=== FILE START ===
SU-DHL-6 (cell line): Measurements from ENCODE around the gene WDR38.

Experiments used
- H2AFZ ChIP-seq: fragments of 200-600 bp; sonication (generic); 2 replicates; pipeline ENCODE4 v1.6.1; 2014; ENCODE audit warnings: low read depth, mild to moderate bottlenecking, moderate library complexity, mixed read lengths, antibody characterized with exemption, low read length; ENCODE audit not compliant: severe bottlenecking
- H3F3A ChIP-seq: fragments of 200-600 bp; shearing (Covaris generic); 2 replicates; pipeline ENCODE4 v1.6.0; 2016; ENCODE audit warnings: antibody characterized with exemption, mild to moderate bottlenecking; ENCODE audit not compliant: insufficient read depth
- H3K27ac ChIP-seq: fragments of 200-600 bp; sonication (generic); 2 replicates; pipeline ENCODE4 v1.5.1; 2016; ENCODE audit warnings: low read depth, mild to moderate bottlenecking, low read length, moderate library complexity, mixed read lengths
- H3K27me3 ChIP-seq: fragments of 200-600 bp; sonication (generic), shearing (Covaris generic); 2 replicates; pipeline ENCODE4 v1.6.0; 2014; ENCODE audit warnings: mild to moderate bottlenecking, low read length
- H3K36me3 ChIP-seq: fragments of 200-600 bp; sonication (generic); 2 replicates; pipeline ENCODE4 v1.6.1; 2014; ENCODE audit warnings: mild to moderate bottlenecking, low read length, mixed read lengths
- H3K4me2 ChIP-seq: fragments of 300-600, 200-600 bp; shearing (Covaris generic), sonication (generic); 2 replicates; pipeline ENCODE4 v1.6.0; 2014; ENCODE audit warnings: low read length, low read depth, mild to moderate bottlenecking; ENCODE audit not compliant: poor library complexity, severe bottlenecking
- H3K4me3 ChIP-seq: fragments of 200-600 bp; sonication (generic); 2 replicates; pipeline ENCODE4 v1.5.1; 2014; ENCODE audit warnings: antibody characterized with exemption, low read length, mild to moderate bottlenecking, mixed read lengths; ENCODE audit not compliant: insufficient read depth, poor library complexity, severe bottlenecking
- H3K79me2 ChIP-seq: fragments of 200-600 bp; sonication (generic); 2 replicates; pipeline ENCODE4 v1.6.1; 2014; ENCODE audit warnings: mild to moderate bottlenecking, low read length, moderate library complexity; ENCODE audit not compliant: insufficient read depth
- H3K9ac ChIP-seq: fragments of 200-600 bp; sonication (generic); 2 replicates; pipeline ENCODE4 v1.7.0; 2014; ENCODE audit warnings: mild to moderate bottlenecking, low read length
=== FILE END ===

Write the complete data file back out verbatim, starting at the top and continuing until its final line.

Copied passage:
SU-DHL-6 (cell line): Measurements from ENCODE around the gene WDR38.

Experiments used
- H2AFZ ChIP-seq: fragments of 200-600 bp; sonication (generic); 2 replicates; pipeline ENCODE4 v1.6.1; 2014; ENCODE audit warnings: low read depth, mild to moderate bottlenecking, moderate library complexity, mixed read lengths, antibody characterized with exemption, low read length; ENCODE audit not compliant: severe bottlenecking
- H3F3A ChIP-seq: fragments of 200-600 bp; shearing (Covaris generic); 2 replicates; pipeline ENCODE4 v1.6.0; 2016; ENCODE audit warnings: antibody characterized with exemption, mild to moderate bottlenecking; ENCODE audit not compliant: insufficient read depth
- H3K27ac ChIP-seq: fragments of 200-600 bp; sonication (generic); 2 replicates; pipeline ENCODE4 v1.5.1; 2016; ENCODE audit warnings: low read depth, mild to moderate bottlenecking, low read length, moderate library complexity, mixed read lengths
- H3K27me3 ChIP-seq: fragments of 200-600 bp; sonication (generic), shearing (Covaris generic); 2 replicates; pipeline ENCODE4 v1.6.0; 2014; ENCODE audit warnings: mild to moderate bottlenecking, low read length
- H3K36me3 ChIP-seq: fragments of 200-600 bp; sonication (generic); 2 replicates; pipeline ENCODE4 v1.6.1; 2014; ENCODE audit warnings: mild to moderate bottlenecking, low read length, mixed read lengths
- H3K4me2 ChIP-seq: fragments of 300-600, 200-600 bp; shearing (Covaris generic), sonication (generic); 2 replicates; pipeline ENCODE4 v1.6.0; 2014; ENCODE audit warnings: low read length, low read depth, mild to moderate bottlenecking; ENCODE audit not compliant: poor library complexity, severe bottlenecking
- H3K4me3 ChIP-seq: fragments of 200-600 bp; sonication (generic); 2 replicates; pipeline ENCODE4 v1.5.1; 2014; ENCODE audit warnings: antibody characterized with exemption, low read length, mild to moderate bottlenecking, mixed read lengths; ENCODE audit not compliant: insufficient read depth, poor library complexity, severe bottlenecking
- H3K79me2 ChIP-seq: fragments of 200-600 bp; sonication (generic); 2 replicates; pipeline ENCODE4 v1.6.1; 2014; ENCODE audit warnings: mild to moderate bottlenecking, low read length, moderate library complexity; ENCODE audit not compliant: insufficient read depth
- H3K9ac ChIP-seq: fragments of 200-600 bp; sonication (generic); 2 replicates; pipeline ENCODE4 v1.7.0; 2014; ENCODE audit warnings: mild to moderate bottlenecking, low read length